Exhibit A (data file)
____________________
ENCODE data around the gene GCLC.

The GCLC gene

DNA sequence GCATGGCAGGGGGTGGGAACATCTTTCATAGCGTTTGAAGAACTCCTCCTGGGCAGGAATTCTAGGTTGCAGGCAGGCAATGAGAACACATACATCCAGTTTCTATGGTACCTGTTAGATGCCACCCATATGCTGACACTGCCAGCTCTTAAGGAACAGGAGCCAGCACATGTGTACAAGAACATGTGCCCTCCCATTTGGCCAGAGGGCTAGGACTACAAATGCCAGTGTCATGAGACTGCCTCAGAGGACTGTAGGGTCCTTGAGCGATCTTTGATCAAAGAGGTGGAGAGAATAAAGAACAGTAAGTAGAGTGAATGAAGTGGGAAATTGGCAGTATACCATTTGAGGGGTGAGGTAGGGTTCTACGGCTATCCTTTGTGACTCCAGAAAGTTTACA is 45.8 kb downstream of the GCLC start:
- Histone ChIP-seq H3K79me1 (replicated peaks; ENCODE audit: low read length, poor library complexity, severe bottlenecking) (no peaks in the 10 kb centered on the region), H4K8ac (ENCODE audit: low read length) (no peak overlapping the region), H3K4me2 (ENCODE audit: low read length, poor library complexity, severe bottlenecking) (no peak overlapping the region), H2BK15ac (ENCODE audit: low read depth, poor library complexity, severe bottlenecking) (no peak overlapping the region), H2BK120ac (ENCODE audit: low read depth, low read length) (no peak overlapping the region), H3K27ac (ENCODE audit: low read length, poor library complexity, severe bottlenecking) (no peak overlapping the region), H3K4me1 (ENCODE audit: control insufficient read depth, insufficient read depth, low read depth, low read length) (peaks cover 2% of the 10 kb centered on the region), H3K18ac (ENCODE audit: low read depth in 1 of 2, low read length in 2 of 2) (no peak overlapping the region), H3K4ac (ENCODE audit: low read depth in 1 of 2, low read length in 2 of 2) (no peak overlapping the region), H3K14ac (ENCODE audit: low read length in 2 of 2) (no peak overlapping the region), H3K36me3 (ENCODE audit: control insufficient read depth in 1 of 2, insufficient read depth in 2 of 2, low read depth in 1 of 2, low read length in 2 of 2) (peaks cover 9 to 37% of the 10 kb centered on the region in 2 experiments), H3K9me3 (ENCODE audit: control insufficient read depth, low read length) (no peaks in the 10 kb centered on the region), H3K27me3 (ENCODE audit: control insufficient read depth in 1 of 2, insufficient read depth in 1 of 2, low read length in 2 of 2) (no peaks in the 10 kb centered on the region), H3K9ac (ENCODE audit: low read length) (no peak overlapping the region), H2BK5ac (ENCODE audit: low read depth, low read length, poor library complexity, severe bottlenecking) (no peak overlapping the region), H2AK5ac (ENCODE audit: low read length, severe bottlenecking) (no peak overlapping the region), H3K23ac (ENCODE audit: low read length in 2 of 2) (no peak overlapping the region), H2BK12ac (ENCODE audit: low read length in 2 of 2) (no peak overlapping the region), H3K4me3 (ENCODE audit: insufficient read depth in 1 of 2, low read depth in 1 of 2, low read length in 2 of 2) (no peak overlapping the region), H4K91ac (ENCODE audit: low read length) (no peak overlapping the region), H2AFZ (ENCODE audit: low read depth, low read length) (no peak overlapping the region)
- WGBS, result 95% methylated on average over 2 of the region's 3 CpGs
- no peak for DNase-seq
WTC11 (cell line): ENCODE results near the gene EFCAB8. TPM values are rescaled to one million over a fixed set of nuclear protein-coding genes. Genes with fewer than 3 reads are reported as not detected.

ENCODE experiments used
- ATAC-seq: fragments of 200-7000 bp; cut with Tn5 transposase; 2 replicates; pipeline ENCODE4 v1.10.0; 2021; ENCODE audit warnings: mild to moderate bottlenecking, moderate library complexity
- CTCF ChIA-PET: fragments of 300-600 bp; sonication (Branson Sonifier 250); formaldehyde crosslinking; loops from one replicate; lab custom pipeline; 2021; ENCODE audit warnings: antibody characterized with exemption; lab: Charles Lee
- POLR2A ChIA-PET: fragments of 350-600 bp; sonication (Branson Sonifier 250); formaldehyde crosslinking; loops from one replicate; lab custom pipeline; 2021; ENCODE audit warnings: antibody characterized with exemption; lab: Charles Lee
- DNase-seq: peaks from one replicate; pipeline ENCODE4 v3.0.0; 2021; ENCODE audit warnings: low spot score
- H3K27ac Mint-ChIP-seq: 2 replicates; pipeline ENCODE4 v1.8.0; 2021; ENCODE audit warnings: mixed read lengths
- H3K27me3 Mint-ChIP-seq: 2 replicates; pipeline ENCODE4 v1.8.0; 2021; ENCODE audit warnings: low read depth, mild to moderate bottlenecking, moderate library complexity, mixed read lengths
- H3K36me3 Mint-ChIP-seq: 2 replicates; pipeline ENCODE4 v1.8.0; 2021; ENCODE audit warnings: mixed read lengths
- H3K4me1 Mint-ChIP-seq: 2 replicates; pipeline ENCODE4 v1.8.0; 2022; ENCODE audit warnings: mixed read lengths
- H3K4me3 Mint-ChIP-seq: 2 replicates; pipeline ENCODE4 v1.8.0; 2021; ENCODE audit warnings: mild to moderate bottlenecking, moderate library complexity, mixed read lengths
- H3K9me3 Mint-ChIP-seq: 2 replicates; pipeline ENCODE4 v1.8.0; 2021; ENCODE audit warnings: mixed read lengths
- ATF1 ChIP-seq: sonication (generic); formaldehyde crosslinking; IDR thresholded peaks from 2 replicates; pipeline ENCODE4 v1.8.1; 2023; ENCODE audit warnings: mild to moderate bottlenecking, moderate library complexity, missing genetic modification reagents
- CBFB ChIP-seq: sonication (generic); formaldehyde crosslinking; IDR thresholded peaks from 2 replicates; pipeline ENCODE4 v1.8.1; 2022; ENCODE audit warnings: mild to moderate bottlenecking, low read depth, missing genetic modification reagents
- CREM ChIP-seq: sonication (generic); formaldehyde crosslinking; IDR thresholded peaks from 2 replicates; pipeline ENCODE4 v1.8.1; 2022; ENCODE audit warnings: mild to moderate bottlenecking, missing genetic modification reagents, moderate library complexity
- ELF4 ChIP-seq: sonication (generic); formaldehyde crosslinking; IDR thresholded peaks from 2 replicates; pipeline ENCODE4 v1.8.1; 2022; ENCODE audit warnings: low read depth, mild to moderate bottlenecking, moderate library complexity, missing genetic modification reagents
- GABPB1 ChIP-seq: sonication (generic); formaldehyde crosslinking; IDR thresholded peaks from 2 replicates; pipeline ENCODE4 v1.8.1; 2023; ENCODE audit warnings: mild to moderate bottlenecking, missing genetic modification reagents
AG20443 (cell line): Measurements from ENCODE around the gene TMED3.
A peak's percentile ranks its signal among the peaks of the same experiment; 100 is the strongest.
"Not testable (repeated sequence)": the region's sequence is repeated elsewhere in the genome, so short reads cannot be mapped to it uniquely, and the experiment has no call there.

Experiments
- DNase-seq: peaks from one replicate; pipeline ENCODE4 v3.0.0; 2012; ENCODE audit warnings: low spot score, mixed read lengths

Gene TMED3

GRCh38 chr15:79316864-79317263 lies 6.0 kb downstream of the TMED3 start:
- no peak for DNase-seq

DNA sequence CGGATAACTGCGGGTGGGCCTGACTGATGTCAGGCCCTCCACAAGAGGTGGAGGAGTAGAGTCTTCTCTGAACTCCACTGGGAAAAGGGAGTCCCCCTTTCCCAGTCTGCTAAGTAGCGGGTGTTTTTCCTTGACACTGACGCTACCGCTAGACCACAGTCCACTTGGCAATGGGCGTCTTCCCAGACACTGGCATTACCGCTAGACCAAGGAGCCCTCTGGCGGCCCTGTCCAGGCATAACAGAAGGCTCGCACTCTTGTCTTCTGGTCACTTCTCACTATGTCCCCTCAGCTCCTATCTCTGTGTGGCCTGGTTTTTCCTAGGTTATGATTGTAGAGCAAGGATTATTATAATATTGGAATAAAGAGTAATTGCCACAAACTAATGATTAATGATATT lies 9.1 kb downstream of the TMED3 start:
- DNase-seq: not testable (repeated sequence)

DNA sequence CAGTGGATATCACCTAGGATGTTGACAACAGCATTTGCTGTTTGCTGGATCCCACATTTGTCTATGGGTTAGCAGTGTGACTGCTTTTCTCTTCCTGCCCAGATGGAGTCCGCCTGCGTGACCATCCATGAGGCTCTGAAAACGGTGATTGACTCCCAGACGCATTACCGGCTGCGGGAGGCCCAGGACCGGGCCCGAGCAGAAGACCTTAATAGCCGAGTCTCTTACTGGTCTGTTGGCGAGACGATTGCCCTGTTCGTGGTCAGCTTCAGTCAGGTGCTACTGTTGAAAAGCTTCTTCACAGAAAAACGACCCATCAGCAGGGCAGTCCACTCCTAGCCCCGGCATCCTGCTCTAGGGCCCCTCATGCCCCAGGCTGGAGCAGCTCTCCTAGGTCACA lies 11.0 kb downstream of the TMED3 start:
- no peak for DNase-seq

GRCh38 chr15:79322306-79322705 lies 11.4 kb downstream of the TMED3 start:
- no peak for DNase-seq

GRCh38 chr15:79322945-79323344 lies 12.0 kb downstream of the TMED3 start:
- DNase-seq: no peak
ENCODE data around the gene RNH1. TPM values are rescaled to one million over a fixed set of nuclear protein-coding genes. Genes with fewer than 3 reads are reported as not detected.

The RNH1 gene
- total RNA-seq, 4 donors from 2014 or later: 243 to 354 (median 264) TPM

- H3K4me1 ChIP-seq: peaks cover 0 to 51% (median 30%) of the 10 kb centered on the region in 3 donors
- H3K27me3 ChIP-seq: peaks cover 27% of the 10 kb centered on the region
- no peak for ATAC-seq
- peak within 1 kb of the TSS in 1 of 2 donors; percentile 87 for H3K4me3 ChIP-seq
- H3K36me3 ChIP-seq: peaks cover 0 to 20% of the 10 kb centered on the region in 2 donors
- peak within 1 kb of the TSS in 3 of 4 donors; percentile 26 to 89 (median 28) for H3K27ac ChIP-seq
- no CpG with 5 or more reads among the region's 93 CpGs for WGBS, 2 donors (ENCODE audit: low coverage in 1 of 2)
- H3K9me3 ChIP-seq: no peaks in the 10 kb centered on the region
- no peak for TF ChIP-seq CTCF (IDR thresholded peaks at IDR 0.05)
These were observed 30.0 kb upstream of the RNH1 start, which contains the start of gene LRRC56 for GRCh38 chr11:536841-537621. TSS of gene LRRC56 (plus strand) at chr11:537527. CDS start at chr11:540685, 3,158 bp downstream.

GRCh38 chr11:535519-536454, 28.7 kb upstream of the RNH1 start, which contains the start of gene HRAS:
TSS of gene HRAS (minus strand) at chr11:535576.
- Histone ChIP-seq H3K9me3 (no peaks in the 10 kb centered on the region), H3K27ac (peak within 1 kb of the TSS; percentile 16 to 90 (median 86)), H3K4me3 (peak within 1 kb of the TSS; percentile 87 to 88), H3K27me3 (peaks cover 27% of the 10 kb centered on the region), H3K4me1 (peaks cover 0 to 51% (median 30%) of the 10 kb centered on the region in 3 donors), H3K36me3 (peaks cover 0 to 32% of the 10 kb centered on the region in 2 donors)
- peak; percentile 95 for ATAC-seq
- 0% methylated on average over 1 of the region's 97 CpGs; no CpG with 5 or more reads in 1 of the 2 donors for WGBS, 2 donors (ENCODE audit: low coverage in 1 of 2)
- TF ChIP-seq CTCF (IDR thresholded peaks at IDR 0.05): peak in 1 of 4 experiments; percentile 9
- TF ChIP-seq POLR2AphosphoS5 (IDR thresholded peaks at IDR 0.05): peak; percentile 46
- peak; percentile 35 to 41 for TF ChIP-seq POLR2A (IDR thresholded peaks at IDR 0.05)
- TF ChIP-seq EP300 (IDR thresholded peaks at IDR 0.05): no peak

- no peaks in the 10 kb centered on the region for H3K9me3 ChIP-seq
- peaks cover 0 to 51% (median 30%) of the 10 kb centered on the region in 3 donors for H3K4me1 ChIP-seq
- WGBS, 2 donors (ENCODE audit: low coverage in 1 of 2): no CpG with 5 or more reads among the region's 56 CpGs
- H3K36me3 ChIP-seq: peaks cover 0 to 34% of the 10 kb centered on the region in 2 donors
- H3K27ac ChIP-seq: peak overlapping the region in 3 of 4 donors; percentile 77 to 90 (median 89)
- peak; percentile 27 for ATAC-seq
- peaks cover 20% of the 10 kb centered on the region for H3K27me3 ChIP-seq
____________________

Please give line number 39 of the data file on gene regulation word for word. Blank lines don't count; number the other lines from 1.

- DNase-seq: no peak